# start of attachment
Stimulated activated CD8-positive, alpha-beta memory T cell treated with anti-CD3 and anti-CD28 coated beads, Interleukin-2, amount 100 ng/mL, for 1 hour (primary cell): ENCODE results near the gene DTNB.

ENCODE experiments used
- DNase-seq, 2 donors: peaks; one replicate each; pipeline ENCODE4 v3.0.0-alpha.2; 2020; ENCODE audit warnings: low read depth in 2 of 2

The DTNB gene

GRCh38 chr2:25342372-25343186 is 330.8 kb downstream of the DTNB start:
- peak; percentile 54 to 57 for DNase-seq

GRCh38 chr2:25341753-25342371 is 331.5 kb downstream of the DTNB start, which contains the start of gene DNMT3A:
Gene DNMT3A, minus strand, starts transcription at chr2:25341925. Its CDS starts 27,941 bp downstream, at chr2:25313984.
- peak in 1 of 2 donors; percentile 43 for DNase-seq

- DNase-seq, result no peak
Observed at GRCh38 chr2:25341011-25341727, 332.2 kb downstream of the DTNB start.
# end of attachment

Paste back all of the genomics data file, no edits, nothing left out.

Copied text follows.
Stimulated activated CD8-positive, alpha-beta memory T cell treated with anti-CD3 and anti-CD28 coated beads, Interleukin-2, amount 100 ng/mL, for 1 hour (primary cell): ENCODE results near the gene DTNB.

ENCODE experiments used
- DNase-seq, 2 donors: peaks; one replicate each; pipeline ENCODE4 v3.0.0-alpha.2; 2020; ENCODE audit warnings: low read depth in 2 of 2

The DTNB gene

GRCh38 chr2:25342372-25343186 is 330.8 kb downstream of the DTNB start:
- peak; percentile 54 to 57 for DNase-seq

GRCh38 chr2:25341753-25342371 is 331.5 kb downstream of the DTNB start, which contains the start of gene DNMT3A:
Gene DNMT3A, minus strand, starts transcription at chr2:25341925. Its CDS starts 27,941 bp downstream, at chr2:25313984.
- peak in 1 of 2 donors; percentile 43 for DNase-seq

- DNase-seq, result no peak
Observed at GRCh38 chr2:25341011-25341727, 332.2 kb downstream of the DTNB start.